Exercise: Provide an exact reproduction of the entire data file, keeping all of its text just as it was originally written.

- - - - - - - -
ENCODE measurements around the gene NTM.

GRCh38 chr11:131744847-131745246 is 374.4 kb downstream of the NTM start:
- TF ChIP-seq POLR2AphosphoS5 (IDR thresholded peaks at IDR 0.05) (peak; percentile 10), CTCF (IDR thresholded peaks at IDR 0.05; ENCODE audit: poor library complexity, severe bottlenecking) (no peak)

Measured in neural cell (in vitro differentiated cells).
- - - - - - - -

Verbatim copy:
ENCODE measurements around the gene NTM.

GRCh38 chr11:131744847-131745246 is 374.4 kb downstream of the NTM start:
- TF ChIP-seq POLR2AphosphoS5 (IDR thresholded peaks at IDR 0.05) (peak; percentile 10), CTCF (IDR thresholded peaks at IDR 0.05; ENCODE audit: poor library complexity, severe bottlenecking) (no peak)

Measured in neural cell (in vitro differentiated cells).